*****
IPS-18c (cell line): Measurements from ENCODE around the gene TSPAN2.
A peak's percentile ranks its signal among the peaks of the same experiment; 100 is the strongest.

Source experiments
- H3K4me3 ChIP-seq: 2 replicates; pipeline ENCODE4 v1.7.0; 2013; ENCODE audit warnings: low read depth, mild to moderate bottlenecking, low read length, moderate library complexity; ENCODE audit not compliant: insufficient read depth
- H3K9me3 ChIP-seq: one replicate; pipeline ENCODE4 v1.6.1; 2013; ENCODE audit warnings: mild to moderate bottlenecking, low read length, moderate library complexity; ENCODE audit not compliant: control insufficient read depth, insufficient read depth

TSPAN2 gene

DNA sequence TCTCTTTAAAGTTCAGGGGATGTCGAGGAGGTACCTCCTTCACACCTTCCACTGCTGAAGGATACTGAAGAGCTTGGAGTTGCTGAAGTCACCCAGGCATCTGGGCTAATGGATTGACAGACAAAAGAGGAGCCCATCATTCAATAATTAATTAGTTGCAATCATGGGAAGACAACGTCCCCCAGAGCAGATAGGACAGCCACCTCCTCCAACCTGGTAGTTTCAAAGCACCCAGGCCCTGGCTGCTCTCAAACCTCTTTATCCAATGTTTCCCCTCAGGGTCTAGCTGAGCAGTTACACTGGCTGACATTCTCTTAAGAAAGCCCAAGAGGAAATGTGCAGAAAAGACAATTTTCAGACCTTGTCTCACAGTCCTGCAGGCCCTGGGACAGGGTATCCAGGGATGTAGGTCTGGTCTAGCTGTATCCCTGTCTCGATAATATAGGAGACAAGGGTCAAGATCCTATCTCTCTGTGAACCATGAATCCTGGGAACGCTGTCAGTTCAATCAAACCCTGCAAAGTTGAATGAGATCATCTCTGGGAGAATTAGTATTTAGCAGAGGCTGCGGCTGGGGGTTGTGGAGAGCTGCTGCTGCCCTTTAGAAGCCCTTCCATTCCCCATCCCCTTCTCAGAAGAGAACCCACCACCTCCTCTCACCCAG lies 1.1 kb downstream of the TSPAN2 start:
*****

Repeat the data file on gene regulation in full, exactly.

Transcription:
IPS-18c (cell line): Measurements from ENCODE around the gene TSPAN2.
A peak's percentile ranks its signal among the peaks of the same experiment; 100 is the strongest.

Source experiments
- H3K4me3 ChIP-seq: 2 replicates; pipeline ENCODE4 v1.7.0; 2013; ENCODE audit warnings: low read depth, mild to moderate bottlenecking, low read length, moderate library complexity; ENCODE audit not compliant: insufficient read depth
- H3K9me3 ChIP-seq: one replicate; pipeline ENCODE4 v1.6.1; 2013; ENCODE audit warnings: mild to moderate bottlenecking, low read length, moderate library complexity; ENCODE audit not compliant: control insufficient read depth, insufficient read depth

TSPAN2 gene

DNA sequence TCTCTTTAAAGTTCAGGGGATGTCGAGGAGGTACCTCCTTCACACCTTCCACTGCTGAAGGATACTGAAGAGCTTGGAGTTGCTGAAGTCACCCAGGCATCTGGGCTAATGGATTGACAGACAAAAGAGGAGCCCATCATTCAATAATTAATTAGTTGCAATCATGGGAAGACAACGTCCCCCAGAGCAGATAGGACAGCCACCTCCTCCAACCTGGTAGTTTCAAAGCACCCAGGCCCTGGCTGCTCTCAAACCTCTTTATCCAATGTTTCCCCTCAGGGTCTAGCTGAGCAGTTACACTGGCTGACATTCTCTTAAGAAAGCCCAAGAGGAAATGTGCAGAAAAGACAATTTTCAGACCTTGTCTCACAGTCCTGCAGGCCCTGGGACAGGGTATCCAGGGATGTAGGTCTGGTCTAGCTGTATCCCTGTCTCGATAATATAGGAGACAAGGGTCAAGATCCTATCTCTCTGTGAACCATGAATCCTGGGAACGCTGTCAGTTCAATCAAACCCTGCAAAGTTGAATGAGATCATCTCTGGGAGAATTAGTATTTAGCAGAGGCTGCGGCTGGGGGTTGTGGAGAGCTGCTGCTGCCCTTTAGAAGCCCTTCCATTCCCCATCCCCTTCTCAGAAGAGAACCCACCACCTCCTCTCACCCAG lies 1.1 kb downstream of the TSPAN2 start: